Reform local authorities

Why is a general strike necessary to solve the problem of unnecessary, bankrupt councils?

By
November 30, 2006 03:31
3 minute read.
Reform local authorities

civil strike 1 298.88. (photo credit: Ariel Jerozolimski [file])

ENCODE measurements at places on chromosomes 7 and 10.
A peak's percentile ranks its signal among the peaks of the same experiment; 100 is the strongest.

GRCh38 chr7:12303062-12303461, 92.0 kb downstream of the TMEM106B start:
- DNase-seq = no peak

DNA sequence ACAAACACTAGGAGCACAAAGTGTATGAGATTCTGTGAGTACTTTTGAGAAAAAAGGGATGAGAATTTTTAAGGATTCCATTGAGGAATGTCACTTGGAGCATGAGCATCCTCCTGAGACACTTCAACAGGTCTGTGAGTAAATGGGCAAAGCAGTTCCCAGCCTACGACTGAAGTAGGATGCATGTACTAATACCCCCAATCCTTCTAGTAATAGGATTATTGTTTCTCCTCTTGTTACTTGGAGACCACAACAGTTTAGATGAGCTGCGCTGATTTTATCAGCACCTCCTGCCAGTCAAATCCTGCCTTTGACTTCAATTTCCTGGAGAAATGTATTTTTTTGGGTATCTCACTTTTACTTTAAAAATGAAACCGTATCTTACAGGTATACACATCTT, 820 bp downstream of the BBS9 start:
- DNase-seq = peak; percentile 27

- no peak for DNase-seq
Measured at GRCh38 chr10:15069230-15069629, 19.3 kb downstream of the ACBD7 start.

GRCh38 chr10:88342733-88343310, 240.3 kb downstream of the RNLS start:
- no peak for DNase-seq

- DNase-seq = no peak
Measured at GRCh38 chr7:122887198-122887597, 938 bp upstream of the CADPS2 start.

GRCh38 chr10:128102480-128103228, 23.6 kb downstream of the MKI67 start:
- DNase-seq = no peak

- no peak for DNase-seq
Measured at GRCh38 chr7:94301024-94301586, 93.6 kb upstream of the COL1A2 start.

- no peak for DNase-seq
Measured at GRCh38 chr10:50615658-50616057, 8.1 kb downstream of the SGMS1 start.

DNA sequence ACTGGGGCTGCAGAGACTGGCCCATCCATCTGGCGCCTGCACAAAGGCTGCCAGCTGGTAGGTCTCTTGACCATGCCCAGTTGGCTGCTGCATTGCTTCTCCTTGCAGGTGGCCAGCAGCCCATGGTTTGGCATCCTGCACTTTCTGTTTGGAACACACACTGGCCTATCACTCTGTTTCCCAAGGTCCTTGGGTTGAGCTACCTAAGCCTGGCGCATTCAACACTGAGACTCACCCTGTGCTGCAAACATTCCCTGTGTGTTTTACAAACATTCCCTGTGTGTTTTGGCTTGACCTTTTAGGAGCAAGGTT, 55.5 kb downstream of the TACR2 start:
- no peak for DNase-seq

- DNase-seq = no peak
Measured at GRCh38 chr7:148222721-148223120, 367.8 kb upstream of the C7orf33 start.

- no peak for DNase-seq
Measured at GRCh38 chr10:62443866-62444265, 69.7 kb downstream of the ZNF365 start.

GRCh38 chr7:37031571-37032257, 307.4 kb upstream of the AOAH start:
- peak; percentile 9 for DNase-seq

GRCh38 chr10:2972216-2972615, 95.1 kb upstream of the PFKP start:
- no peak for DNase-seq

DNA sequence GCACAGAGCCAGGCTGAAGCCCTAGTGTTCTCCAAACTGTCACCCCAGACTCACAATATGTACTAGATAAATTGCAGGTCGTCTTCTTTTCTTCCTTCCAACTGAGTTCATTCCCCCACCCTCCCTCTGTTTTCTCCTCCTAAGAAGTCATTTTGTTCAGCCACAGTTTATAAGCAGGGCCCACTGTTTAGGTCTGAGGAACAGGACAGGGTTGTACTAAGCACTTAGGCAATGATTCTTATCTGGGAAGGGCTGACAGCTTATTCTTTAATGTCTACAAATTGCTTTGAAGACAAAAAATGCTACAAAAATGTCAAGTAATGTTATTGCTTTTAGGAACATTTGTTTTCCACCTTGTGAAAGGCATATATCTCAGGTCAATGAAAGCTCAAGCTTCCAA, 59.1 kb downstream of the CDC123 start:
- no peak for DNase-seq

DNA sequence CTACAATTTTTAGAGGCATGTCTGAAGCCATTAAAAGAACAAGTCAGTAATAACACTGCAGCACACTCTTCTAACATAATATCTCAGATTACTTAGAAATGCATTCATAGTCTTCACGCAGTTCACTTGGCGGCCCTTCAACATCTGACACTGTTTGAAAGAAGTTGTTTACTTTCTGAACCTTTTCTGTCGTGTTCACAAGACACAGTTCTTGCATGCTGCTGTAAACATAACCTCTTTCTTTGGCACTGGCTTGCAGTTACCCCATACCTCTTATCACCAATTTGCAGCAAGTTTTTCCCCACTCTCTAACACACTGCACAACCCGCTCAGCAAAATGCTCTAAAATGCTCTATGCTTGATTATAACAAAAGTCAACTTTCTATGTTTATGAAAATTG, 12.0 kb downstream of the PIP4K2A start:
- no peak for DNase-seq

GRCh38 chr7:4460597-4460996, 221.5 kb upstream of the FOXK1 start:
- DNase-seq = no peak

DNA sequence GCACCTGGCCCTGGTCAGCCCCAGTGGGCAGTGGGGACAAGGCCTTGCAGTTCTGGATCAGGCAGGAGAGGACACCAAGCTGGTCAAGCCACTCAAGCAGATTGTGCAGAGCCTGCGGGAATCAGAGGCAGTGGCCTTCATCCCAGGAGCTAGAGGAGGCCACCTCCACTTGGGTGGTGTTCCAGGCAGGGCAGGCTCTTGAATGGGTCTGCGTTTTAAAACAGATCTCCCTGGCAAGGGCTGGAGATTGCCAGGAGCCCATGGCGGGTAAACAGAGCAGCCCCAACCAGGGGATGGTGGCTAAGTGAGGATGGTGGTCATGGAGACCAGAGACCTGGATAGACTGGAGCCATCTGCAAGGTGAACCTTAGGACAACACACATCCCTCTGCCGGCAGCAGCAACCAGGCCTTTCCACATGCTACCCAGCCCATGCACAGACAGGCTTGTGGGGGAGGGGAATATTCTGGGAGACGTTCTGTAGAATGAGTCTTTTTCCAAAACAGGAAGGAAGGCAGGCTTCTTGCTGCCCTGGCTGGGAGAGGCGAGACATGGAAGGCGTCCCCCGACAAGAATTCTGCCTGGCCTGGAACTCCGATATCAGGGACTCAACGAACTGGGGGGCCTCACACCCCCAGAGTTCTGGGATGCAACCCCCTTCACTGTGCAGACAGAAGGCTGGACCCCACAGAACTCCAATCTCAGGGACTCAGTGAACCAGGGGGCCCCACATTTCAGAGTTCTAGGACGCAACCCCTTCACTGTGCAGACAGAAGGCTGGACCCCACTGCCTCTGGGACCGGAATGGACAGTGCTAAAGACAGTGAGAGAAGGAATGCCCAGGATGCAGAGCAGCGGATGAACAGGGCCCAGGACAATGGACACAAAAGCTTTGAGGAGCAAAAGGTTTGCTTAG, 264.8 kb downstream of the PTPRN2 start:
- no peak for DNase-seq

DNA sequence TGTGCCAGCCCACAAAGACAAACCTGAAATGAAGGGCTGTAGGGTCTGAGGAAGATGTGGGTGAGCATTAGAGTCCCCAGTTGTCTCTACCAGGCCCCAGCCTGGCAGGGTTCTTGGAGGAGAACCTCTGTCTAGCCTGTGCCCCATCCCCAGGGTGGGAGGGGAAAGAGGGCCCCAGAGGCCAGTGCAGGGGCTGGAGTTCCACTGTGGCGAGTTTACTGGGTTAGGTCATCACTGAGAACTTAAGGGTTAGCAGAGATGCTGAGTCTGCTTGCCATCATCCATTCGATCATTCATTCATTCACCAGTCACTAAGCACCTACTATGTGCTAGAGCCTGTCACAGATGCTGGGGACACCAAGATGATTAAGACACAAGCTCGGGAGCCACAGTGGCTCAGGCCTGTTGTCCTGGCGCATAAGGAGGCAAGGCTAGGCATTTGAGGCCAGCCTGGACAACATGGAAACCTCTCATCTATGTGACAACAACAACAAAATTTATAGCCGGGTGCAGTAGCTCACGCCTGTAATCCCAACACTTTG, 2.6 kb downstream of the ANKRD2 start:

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A number of the over 250 local councils that are supposed to provide certain basic services in this tiny country are bankrupt. Many of these councils should not exist, and should be merged. So why have successive governments tolerated this situation, particularly on the backs of local council workers who have worked for months without pay? Why is a general strike necessary to solve this problem? At this writing, it is unclear whether or when the Labor Court, which met yesterday for hours in an effort to mediate between the parties, will succeed in brokering an agreement or will hand down a ruling of its own. Whatever the court decides, however, will likely not address the structural problems which resulted in over 10,000 local council workers not receiving their pay for months, and even for years. It is intolerable that these workers should bear such a disproportionate price for the failures of their higher-ups, both in the local councils and in the central government. It is also intolerable that the entire country can be held economic hostage by strikes that cut off essential services and spread their punishment far beyond the offending institutions. There has got to be a better way, and there is. The first step is to address the root cause of the problem: cases of dysfunctional local government. The game of local authorities running huge deficits and then forcing money out of the public treasury with strikes and sob stories has been going on for decades. Authorities with political clout and connections have been able to get away with such behavior. Eventually, in a few extreme cases like Yeroham, Lod and Bnei Brak, the government has stepped in and appointed a new leadership. In the short term, it is clear that more failing local governments should be taken over, merged, or forced to accept tighter oversight. Numerous independent commissions have made such recommendations, but their useful proposals have been overcome by the political clout of failing councils, and of mayors who happen to belong to parties in power in Jerusalem. Under the government of Binyamin Netanyahu, for example, an effort was made to reduce the number of local councils to about 150 - still a very large number for a country of only 7 million people. It did not go very far. In the end, only about four local councils were eliminated, though about half of the councils serve less than 20,000 people. Only about 10 percent of the local councils manage to balance their budgets. The others receive help from the central government. There is nothing in principle wrong with some level of subsidies flowing from larger, wealthier areas to smaller councils in the periphery. But there is no reason for the taxpayer to finance flagrant and systemic deficits, or the administrative costs of councils that should not exist in the first place. Though the step of replacing an elected council with an appointed one is draconian, there are less drastic solutions. In some cases, requiring new local elections could improve matters without compromising so drastically democratic principles. Another step that has been taken and could be employed more widely is to appoint an accountant from the Interior Ministry to provide greater real-time oversight regarding a local council's spending. But these types of procedures should go both ways. Well run local councils enjoying surpluses should be freed from onerous federal regulations, many of which stem from outdated Mandate-era laws. Such councils should also be allowed to float municipal bonds to raise funds. At the same time, the Histadrut's ability to shut down essential services, such as ports, must be placed under greater limits. In the US, for example, certain public sector workers may not strike at all. Citizens have a right to demand that government workers be paid, that bloated bureaucracies be trimmed, and that essential services not be cut off at a whim. The solutions to such problems are well known, awaiting a leadership that will push through common sense reforms that serve the public, regardless of entrenched political interests.

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